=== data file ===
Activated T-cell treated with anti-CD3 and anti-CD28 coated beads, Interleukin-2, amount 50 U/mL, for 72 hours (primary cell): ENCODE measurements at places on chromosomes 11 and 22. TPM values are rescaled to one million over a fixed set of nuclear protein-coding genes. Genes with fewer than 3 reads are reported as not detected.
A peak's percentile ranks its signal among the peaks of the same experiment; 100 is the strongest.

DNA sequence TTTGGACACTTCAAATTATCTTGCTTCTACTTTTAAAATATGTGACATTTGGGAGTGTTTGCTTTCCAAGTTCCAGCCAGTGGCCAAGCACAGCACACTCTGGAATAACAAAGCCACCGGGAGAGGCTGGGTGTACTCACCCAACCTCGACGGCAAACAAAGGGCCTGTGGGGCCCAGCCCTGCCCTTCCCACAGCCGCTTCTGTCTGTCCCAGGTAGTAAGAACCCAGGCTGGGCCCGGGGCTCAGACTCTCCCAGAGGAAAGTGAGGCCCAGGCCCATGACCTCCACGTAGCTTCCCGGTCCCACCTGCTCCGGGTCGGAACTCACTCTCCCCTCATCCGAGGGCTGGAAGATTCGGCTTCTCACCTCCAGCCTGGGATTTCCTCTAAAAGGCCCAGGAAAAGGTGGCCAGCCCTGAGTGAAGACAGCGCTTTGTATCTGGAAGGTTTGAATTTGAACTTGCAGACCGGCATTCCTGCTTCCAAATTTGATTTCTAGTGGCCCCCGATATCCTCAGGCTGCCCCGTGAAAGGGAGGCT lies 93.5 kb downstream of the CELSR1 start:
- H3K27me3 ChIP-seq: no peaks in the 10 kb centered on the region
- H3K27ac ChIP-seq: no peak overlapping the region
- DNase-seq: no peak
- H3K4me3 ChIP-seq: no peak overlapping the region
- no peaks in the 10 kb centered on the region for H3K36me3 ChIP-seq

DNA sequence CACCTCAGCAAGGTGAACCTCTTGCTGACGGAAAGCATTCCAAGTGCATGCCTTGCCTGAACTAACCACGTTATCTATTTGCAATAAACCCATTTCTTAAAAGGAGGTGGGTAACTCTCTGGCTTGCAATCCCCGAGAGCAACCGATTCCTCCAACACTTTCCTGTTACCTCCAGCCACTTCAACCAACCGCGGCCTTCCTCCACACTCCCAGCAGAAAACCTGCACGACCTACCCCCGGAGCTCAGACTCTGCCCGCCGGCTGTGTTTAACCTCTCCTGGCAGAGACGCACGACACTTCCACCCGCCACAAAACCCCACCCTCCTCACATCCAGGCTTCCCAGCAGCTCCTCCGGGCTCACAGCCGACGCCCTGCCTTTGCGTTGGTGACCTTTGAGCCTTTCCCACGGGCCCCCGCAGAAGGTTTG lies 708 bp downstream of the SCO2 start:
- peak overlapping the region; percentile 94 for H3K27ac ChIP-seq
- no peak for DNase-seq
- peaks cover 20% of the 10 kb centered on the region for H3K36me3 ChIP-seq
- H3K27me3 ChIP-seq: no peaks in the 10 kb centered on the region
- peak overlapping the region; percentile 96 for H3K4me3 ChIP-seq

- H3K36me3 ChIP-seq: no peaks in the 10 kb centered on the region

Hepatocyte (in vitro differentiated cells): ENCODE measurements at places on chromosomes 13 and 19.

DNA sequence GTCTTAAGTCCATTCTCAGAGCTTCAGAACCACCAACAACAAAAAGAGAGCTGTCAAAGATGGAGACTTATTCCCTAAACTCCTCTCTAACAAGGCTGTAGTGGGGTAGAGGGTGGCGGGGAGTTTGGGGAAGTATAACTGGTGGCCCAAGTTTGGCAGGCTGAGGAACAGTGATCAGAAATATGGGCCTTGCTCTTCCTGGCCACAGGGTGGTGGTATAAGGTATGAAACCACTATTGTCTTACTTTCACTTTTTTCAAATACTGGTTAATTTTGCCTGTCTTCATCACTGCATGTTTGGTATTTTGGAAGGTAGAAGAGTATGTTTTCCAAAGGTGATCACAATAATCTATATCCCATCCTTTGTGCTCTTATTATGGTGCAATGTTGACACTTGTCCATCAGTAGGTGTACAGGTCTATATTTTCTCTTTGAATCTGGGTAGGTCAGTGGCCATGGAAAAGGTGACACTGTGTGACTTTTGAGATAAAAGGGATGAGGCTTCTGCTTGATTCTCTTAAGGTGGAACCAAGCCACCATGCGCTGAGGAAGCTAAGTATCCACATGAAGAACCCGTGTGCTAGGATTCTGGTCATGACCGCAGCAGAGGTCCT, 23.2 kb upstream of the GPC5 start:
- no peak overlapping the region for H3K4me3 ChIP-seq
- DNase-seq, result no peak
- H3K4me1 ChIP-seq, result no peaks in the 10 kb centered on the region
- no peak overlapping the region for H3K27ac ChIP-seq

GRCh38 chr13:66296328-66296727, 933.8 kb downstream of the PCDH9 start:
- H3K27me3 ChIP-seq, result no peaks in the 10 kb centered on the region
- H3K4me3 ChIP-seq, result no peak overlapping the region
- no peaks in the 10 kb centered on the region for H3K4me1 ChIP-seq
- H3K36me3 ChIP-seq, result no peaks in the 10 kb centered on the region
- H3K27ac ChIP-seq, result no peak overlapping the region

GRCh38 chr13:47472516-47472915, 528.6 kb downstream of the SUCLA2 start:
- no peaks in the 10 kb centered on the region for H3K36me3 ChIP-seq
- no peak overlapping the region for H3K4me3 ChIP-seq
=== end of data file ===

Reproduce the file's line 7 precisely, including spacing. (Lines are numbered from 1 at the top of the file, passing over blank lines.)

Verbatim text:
- H3K4me3 ChIP-seq: no peak overlapping the region